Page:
One of my oldest friends turned 30 last weekend. As a happy coincidence, I met more than a few people in the birthday party who I have known for a long time, but haven’t seen in person for years. We are all in our late 20s, and one thing kept coming up again and again as we talked: almost everyone had changed – or was thinking of changing – the direction of their life.
A guy I hadn’t met in eight years had graduated with a Master’s Degree from a technical university, only to find out that working in front of a computer was not really suited for him. Now he is in medical school with a year and a half to go. Another friend had been doing odd jobs, even graduated as an electrician, but is now studying fish industry in a university.
I have a similar story. I spent 5 years (give or take, as some of that was part-time) as an IT consultant at Accenture, despite realizing after the first year or so that working on enterprise IT systems is not really what I would consider my calling. I didn’t even know what my calling was, just that it wasn’t IT. And by calling I mean what I find interesting enough to be intrinsically motivated to do in the long-term, preferably for a living.
It took me years to find something to do that I am genuinely excited about. The important point is, though, that I did not just stumble on it. I was purposefully searching for it and keeping my eyes open for anything that might hint me to the right direction.
I am a reader, so reading became my method of discovery. As I was trying to find out what it is that I want to do, I read career guides. I read books on personal development. I read books on business, entrepreneurship, philosophy… And I started to discover certain themes that interest me. I could not pinpoint one particular thing or profession I wanted to do, but I was able to identify elements that an ideal profession should largely consist of.
Some of these elements came from what I was reading and fascinated about, and some from my past experiences. For example, I don’t know why, but I am genuinely interested in the human aspects of business; organizational cultures, workplace dynamics, and entrepreneurship. I love to learn and get bored easily when the learning, or growth, stops. I get excited when I have a chance to speak in public, and doing something creative makes me feel alive.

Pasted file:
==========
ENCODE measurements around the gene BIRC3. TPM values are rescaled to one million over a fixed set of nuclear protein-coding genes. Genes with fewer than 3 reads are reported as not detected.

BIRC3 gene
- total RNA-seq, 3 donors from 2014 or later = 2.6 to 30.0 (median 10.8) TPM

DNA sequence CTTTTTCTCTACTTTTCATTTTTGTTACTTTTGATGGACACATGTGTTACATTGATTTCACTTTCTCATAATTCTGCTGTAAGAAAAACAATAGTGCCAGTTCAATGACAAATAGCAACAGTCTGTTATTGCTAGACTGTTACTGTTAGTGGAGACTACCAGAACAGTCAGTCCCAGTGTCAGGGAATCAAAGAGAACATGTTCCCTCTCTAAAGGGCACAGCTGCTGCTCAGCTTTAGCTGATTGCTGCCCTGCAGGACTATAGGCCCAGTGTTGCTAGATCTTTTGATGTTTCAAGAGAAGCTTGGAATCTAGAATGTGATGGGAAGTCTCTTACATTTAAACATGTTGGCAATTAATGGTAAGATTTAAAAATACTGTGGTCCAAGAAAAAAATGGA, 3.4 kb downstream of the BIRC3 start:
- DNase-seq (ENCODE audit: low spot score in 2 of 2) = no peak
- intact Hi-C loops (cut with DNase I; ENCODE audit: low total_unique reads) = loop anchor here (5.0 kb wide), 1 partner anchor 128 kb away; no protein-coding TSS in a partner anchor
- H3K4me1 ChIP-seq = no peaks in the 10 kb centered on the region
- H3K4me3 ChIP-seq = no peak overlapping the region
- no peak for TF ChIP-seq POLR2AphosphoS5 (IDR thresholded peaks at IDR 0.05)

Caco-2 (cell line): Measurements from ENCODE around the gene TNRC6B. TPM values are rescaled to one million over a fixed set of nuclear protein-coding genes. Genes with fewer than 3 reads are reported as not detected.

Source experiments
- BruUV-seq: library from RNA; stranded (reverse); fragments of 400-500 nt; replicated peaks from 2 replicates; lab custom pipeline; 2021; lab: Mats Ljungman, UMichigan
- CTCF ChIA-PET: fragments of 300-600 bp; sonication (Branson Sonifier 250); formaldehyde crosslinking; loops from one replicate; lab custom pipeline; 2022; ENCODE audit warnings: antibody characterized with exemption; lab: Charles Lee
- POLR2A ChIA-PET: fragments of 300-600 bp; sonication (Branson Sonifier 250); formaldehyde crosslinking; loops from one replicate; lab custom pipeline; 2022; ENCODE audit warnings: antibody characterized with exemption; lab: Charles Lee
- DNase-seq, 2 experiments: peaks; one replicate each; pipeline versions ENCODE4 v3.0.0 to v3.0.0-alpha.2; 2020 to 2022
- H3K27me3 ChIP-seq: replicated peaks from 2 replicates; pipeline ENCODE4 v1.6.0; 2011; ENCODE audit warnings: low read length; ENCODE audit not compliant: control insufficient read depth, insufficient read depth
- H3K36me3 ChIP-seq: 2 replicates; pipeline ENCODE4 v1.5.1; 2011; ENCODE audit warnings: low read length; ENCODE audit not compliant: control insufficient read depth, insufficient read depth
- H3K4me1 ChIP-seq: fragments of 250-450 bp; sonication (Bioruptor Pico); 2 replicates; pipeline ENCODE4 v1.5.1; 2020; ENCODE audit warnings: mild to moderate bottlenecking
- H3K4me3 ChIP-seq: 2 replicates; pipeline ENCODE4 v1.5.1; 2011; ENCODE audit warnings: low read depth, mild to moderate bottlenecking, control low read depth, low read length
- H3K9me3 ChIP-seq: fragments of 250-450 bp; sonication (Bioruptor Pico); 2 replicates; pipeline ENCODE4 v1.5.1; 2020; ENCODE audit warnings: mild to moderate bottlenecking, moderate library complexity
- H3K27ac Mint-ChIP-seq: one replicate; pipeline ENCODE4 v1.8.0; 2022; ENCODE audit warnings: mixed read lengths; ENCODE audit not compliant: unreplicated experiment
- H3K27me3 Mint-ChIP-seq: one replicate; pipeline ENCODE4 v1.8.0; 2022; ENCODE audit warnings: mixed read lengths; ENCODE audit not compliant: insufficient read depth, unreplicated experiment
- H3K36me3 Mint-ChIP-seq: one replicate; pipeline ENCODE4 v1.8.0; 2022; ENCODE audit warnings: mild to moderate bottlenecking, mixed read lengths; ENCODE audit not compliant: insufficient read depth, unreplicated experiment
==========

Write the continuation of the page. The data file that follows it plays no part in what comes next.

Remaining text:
During the process of discovery I also forayed into some entirely different directions. After having a minor role in the Korean TV drama Athena, and knowing my interest in photography, I entertained the possibility of making my way into film industry. However, before making any huge life-decisions I bought some books on cinematography, directing, and screenwriting to get an idea of what working in the film industry would be like. I still find certain aspects of it interesting, but eventually I decided it is not the best fit for me. I came to similar conclusions about designing videogames. Although, as a byproduct of learning more about how games work, I have become very much interested in gamification; especially how game mechanics could be used in management and business contexts.
One guy who was in the same class with me in elementary school told me in the party that he had been training to become a machinist. However, what he really wanted to do was to work with computers, and was trying to get into a university to study programming. The thing is though, as I explained to him, that in all but few cases you actually need a degree to do something. If programming is what you want to do, then what are you waiting for? You don’t need to study it in a university in order to get a permission to do it. If that’s what you really want, then search online for some programming tutorials and just start learning. Start a personal project that helps you learn and keeps you motivated, and just start doing.
As it is uncertain that my friend will get into the university, and considering the classes won’t start until fall, I asked him to imagine if he’d spend just couple hours every day learning to program. How much he would already know after a month, 6 months, a year..? He would have something as a proof of his skills and something concrete that would help him land a job.
Assuming of course that he actually wants to do what he told me. Maybe he is still somewhat uncertain. In that case getting into a university and graduating four years later into a wrong profession is a huge price to pay. A price that could have been avoided by experimenting the work beforehand. You can do this kind of experimentation as a purely mental exercise, visualizing different aspects of the work. Or even better, you can actually “simulate” the work – in this case by sitting in front of a computer and actually doing some programming.
There seems to be this quest that calls for many of my generation; we are trying to discover where our talents and interests meet, and how to make a living of it. For me it took over three years of active searching and in the end the answer was nothing I would have expected it to be. All I had was hope that someday I will find it, and the knowledge that at least I am constantly doing something about it, instead of just sitting on my ass hoping for something to happen.
No one else can figure out the answer for you. It is your life and your responsibility.